Radionuclide imaging offers unique strengths in cancer diagnosis. Use of radiolabel liposomes could act as a companion diagnostic. Pre-administration of radiolabeled liposomes and quantifying the uptake of liposomes in target sites can help in determining drug responders vs. non-responders. This will also help in determining an optimal dose to predict a potential therapeutic response. Hence, insufficient accumulation may represent lack of therapeutic response. In such scenarios, the liposomes can be altered to better manage patients [82]. The majority of radionuclide imaging is carried out using PET and SPECT. Multimodality imaging such as MRI and CT provides detail anatomical information, however they are not capable of providing disease states. On the other hand, PET and SPECT can measure chemical changes pre- and post-treatment intervention [83]. The potential of functionalization of liposomes offers an advantage of engineering liposomes to target cancer cells for the use in radionuclide imaging of malignant lesions. For this purpose, the radionuclide can be directly conjugated on the surface of the liposomes or can be encapsulated in the aqueous core (Figure 1). Radiolabeling of liposomes can be achieved using various labeling procedures. Passive encapsulation of radionuclide, labeling the liposomal membrane or labeling the preformed liposomes by loading the radionuclide using an ionophore or chelator are different labeling ways. Application of radiolabeled liposomes for clinical settings require high incorporation efficiency and good retention of radiolabel agents. Remote afterloading of liposomal formulations had shown most efficient labeling and best radiolabel retention [82]. Various PET and SPECT radioisotopes have been utilized to conjugate with liposomes to evaluate their clinical utility in multimodal imaging. Quantitation of liposomes generated by SPECT or PET images also enables non-invasive data analysis over time [84,85].

2.3. PET Imaging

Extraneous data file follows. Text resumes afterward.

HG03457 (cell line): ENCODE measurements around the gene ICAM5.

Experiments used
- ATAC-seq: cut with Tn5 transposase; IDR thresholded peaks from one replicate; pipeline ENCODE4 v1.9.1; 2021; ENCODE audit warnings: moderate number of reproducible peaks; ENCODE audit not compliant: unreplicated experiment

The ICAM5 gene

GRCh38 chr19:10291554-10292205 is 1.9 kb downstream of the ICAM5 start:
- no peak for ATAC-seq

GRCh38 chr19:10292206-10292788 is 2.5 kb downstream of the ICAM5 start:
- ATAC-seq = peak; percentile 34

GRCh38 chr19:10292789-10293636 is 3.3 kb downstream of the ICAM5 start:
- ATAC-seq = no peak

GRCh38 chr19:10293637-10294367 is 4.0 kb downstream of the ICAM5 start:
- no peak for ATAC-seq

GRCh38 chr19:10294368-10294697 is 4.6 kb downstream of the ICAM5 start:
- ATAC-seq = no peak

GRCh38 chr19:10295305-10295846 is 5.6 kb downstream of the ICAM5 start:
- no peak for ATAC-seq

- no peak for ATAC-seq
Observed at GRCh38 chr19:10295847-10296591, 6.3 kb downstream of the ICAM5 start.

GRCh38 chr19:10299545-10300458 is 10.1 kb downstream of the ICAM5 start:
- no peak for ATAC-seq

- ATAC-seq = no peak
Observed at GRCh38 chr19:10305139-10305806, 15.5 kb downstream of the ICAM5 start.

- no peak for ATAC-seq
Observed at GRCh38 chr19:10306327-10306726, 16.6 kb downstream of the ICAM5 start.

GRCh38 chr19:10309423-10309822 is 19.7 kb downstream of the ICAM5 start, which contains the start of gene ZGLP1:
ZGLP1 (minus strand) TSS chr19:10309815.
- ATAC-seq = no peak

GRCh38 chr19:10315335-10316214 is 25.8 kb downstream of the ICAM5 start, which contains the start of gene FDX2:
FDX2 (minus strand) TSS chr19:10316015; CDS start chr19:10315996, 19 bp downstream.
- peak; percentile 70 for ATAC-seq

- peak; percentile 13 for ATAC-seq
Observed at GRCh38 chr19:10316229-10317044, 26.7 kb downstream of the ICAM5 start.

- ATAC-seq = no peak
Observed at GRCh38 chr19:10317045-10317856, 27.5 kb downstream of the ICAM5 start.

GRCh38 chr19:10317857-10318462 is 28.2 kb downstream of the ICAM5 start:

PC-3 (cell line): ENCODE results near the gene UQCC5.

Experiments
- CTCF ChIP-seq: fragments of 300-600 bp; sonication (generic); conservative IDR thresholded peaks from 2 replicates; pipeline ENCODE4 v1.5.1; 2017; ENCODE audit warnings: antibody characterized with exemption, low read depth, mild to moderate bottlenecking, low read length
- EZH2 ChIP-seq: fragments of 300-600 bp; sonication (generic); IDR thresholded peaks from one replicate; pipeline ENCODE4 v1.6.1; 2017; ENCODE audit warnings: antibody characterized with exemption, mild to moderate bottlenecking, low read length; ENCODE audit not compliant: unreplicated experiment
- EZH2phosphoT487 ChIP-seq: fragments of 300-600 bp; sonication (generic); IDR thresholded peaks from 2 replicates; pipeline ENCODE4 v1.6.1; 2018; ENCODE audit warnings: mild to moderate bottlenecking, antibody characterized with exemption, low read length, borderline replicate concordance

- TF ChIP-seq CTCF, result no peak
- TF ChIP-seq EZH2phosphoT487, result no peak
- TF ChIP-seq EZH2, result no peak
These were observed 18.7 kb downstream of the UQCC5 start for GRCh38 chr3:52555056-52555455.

Quantitative imaging with nanoparticle provides accurate and precise assessment of pathologies in cancer care and opens up the pathway for personalized precision medicine. PET imaging is an outstanding tool to derive a quantitative measure and real time monitoring of the biomarker uptake in vivo. Various researchers have studied the feasibility of PET imaging by conjugating PET isotopes in long circulating liposomes [83,86,87,88,89,90,91]. Wong et al. [92] evaluated the clinical utility of 64Cu (T1/2 = 12.7 h) labeled liposomes as diagnostic and therapeutic tools to measure tumor volume, as a contrast agent, and compared the biodistribution of 64Cu-labeled liposomes to the clinical tracer 18F-FDG. In this study, Wong et al. reported that the estimates of tumor diameter were comparable between 64Cu-liposomes and 18F-FDG and heterogeneity of uptake with both tracers. The feasibility of image contrast with both tracers was also reported. Another study by Seo et al. [93] studied two 64Cu-radiolabeled lipids of different acyl chains (1 mol % DSPE vs. 1 mol % DPPE) in long circulating liposomes and presented the differences of stability of these lipids using PET imaging. Remote loading method of 64Cu into liposomes using 2-hydroxyquinoline to transport 64Cu through the membrane to the copper chelator was studied by Petersen et al. [89]. Seo et al. [84] also looked into the pharmacokinetics of 89Zr (T1/2 = 78.4 h) labeled liposomes over the extended period of time in a murine model. Zirconium (Zr) with a relatively longer decay has been exploited as a potential isotope for PET imaging to study the pharmacokinetics for an extended period. In this study, Seo et al. reported that the location of 89Zr label altered the clearance rate of intracellularly trapped radioactivity and suggested optimization of chelator and attachment strategies for future studies to use 89Zr for image based pharmacokinetics. Perez-Medina et al. [94] also reported on 89Zr labeling of liposomes using two different approaches for pharmacokinetic and biodistribution. They studied two different approaches of 89Zr labeling using click labeling and surface chelation and observed that surface chelation is superior in terms of stability and in vivo performance. Marik et al. [95] synthesized 18F (T1/2 = 110 min) radiolabeled diglyceride, 3-[18F]-fluoro-1,2-dipalmitoylglycerol [18F] fluorodipalmitin ([18F] FDP) and its conjugation to synthesize 18F labeled liposomes. Marik et al. [95] reported the feasibility of PET imaging using both the radiolabeled [18F] FDP and liposome-incorporated [18F] FDP. Freely injected [18F] FDP had the highest uptake in the liver, spleen and lungs. Liposomal [18F] FDP remained in blood circulation at near-constant levels for at least 90 min, with a peak concentration near 2.5% ID/cc. Hansen et al. studied the EPR effect in 11 canine cancer patients with spontaneous solid tumors using 64Cu-loaded liposomes by PET/CT imaging. In this study, Hansen et al. included different tumor types and showed tumor dependent differences in accumulation and heterogeneity of uptake of the radiotracers. The study showed that the squamous cell carcinomas had the highest EPR effect as compared to other type of tumors [96]. Luo et al. studied the effects of phorphyrin-phospholipid inclusion in 64Cu-radiolabeled doxorubicin containing stealth liposomes (Dox-PoP). Luo et al. showed that Dox-PoP liposomes accumulated passively into tumor using both PET ad fluorescence imaging. Luo et al. also demonstrated strong primary tumor growth inhibition with a single treatment of chemophototherapy using 665 nm light (200 J/cm2) [97].